When POST started five years ago, I was against it. Starting a business is hard enough but when that business is in a dying segment such as print, the endeavor seemed in every way doomed.

My concerns about revenue, circulation, distribution, etc. would soon be overshadowed, however, by the excitement, fulfillment, fascination, and meaning this business would bring. Oh how I have loved it so, so much!

The outstanding group of creatives behind the magazine wanted to make something original, with content that was reflective of this evolving city and economy, POST-Kodak, POST-Xerox, etc. It was a magazine that would use a documentary format to capture locals in the throes of this renaissance, making a living doing what they love.

We also focused on the new major players in Rochester: Rochester’s universities. POST highlighted the research, insights, and expertise of local researchers and professors here. We didn’t want to pretend it was all a bed of roses though. Rochester has as many problems as it does opportunities. The city struggles with poverty, violence, addiction and other major issues. We examined some of the systems behind these issues and the outstanding humans steering Rochester through them.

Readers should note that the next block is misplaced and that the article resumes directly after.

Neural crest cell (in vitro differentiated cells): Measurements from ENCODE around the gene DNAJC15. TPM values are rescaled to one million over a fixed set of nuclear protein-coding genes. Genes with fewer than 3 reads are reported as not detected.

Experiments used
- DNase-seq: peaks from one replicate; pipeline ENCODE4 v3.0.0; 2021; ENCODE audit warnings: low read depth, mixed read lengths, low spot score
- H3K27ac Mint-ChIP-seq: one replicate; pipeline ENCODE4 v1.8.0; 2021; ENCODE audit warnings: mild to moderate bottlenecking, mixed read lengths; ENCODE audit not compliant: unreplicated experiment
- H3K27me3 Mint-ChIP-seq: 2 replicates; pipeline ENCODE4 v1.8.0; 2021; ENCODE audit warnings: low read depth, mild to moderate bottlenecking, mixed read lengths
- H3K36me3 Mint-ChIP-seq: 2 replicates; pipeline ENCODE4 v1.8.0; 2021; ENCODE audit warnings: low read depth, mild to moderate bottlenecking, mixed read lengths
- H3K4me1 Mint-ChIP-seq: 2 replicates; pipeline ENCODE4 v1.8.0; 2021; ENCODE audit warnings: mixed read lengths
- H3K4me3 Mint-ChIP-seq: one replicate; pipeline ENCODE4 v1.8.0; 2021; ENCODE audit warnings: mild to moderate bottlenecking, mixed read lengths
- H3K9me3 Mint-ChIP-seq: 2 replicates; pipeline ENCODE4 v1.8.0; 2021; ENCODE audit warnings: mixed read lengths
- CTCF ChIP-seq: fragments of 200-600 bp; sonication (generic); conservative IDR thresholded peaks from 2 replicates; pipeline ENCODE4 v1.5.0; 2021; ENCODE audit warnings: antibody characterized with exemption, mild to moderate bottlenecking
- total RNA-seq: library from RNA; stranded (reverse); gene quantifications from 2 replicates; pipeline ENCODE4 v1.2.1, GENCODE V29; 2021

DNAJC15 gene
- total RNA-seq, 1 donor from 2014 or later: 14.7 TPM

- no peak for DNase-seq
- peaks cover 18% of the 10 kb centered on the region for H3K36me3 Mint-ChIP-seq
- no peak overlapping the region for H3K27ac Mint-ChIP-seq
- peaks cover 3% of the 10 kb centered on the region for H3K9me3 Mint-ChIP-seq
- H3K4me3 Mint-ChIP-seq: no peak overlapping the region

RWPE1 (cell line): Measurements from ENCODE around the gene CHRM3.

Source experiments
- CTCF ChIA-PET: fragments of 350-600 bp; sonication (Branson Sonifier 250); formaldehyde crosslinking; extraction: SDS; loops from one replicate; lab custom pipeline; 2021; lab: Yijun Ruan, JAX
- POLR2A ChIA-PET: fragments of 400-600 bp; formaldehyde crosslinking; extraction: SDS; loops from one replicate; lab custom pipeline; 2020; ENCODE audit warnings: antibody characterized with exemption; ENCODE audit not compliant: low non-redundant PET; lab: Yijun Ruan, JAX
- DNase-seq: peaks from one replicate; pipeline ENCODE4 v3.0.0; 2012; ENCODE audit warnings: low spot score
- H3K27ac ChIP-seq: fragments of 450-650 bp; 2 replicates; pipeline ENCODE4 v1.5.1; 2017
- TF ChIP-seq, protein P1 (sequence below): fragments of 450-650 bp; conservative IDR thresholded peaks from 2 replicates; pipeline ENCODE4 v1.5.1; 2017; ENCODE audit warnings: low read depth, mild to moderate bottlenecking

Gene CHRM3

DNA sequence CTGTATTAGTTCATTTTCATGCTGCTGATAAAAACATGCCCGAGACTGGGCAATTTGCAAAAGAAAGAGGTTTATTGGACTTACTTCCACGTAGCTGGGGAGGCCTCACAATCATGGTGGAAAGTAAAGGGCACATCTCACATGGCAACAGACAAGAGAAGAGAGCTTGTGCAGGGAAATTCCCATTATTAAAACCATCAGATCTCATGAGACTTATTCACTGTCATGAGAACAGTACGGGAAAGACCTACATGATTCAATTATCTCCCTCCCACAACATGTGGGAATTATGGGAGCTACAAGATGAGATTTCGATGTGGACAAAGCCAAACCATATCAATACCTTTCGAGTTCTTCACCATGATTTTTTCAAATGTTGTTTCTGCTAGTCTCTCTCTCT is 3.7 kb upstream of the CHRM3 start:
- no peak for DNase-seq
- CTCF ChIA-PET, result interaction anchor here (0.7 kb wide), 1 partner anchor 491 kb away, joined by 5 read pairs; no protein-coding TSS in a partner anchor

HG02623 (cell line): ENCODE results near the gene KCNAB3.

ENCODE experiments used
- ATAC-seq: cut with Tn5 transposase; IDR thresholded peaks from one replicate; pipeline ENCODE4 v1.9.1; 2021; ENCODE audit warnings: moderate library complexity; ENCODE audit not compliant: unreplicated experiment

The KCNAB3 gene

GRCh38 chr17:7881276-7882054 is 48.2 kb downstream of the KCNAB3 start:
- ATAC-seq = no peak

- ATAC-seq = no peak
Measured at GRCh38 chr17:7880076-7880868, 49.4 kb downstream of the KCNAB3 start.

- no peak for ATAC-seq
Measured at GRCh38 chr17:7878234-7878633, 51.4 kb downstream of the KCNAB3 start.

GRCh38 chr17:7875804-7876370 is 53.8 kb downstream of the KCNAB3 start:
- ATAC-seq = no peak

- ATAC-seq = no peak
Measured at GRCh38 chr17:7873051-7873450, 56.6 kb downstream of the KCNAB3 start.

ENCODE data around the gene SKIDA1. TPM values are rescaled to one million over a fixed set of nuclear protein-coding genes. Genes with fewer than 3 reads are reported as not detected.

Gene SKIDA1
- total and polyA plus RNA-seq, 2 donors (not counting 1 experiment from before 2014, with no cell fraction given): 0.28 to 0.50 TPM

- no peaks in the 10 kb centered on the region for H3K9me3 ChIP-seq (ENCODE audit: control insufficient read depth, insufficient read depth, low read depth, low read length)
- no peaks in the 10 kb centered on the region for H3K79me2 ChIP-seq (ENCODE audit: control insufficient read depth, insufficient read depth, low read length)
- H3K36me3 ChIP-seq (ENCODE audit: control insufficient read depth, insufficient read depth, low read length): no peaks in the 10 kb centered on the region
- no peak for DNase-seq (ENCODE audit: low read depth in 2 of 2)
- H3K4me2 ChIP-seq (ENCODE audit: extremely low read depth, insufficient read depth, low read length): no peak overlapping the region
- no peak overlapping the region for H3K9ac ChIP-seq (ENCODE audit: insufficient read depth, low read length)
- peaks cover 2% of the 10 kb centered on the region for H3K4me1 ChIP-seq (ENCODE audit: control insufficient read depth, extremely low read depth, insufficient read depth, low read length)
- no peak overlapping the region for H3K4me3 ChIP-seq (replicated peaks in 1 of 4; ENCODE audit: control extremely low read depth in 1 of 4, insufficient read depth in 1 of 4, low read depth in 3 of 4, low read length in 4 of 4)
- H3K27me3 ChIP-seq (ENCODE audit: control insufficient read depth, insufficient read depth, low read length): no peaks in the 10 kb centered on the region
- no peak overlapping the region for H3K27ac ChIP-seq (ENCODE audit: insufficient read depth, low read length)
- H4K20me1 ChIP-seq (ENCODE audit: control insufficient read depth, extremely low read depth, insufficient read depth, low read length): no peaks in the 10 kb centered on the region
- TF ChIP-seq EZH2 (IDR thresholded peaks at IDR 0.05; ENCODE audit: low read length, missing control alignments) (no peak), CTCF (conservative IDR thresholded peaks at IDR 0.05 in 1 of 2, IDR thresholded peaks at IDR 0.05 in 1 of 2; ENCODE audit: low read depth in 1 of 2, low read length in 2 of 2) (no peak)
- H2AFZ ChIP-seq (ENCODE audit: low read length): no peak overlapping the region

We didn’t make money on POST, which we expected going into this business. What we didn’t expect was the advantages that would extend to us. By just scraping by from issue to issue—never knowing which would be our last—we were forced to make careful, inspired use of the space we had. The advertisers who supported us (Oh my God, thank you!), the extraordinary sources who lent us their expertise, and the staffers who shared their talent, made it possible.

POST wanted to get up close and personal—to get in people’s minds, their studios, homes, and businesses—to share their experiences, relationships, their life lessons, their disappointments, and revelations. Many of our covers tried to reflect this with extreme close up shots to share this sense of intimacy and give readers a closer look at the human fabric of Rochester. We are so thankful to the Rochesterians who trusted us enough to expose their vulnerabilities, to make us all feel less alone and more connected.

That’s what we wanted to do from the beginning: to connect people, and to that end, I think POST has done a lot. While POST will suspend publication after our summer edition, we hope that the connections POST helped make will endure and continue to evolve.

I have learned so much in these five years. Covering Rochester and its people has kept me riveted: I loved every minute. I feel exceedingly privileged to have lived this dream for five years and shared it with so many exceptional people. I am sad, so, so sad to see it end, but encouraged by the great people fueling this underdog of a city.

POST staffers, advertisers, and sources, thank you for helping us combine what we all do best for reasons greater than our little selves. This is the new Rochester, and we are so honored and moved to have helped document its exciting evolution. We love you, Rochester. Keep at it!


Mary Stone, Staff Writer